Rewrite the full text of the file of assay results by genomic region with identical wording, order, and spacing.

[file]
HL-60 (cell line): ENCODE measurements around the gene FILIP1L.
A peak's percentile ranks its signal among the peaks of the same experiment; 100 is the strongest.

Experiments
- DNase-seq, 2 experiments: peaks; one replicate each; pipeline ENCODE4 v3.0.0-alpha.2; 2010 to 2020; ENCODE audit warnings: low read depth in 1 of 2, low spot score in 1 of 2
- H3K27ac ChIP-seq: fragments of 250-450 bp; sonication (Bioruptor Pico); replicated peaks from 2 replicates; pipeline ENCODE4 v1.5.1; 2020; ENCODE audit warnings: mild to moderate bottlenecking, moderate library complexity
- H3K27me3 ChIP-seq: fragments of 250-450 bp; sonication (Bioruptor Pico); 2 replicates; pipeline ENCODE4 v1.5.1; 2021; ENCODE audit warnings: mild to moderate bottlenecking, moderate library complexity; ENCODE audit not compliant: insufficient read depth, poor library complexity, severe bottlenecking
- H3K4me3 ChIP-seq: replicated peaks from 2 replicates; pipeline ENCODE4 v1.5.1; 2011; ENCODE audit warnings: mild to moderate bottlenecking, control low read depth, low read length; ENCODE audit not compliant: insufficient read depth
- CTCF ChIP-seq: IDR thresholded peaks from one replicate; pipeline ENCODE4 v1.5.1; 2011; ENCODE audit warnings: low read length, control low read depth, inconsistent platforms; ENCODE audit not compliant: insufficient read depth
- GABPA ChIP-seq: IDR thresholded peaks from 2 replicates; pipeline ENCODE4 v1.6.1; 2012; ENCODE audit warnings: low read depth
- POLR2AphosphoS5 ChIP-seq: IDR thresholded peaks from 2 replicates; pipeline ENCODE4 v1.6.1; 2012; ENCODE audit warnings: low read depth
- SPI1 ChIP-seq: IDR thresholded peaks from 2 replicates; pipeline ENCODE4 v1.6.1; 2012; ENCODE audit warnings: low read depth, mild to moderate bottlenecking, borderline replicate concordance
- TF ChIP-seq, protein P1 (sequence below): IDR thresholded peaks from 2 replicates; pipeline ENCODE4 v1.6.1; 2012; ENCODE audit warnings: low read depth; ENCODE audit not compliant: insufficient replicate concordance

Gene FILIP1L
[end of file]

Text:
HL-60 (cell line): ENCODE measurements around the gene FILIP1L.
A peak's percentile ranks its signal among the peaks of the same experiment; 100 is the strongest.

Experiments
- DNase-seq, 2 experiments: peaks; one replicate each; pipeline ENCODE4 v3.0.0-alpha.2; 2010 to 2020; ENCODE audit warnings: low read depth in 1 of 2, low spot score in 1 of 2
- H3K27ac ChIP-seq: fragments of 250-450 bp; sonication (Bioruptor Pico); replicated peaks from 2 replicates; pipeline ENCODE4 v1.5.1; 2020; ENCODE audit warnings: mild to moderate bottlenecking, moderate library complexity
- H3K27me3 ChIP-seq: fragments of 250-450 bp; sonication (Bioruptor Pico); 2 replicates; pipeline ENCODE4 v1.5.1; 2021; ENCODE audit warnings: mild to moderate bottlenecking, moderate library complexity; ENCODE audit not compliant: insufficient read depth, poor library complexity, severe bottlenecking
- H3K4me3 ChIP-seq: replicated peaks from 2 replicates; pipeline ENCODE4 v1.5.1; 2011; ENCODE audit warnings: mild to moderate bottlenecking, control low read depth, low read length; ENCODE audit not compliant: insufficient read depth
- CTCF ChIP-seq: IDR thresholded peaks from one replicate; pipeline ENCODE4 v1.5.1; 2011; ENCODE audit warnings: low read length, control low read depth, inconsistent platforms; ENCODE audit not compliant: insufficient read depth
- GABPA ChIP-seq: IDR thresholded peaks from 2 replicates; pipeline ENCODE4 v1.6.1; 2012; ENCODE audit warnings: low read depth
- POLR2AphosphoS5 ChIP-seq: IDR thresholded peaks from 2 replicates; pipeline ENCODE4 v1.6.1; 2012; ENCODE audit warnings: low read depth
- SPI1 ChIP-seq: IDR thresholded peaks from 2 replicates; pipeline ENCODE4 v1.6.1; 2012; ENCODE audit warnings: low read depth, mild to moderate bottlenecking, borderline replicate concordance
- TF ChIP-seq, protein P1 (sequence below): IDR thresholded peaks from 2 replicates; pipeline ENCODE4 v1.6.1; 2012; ENCODE audit warnings: low read depth; ENCODE audit not compliant: insufficient replicate concordance

Gene FILIP1L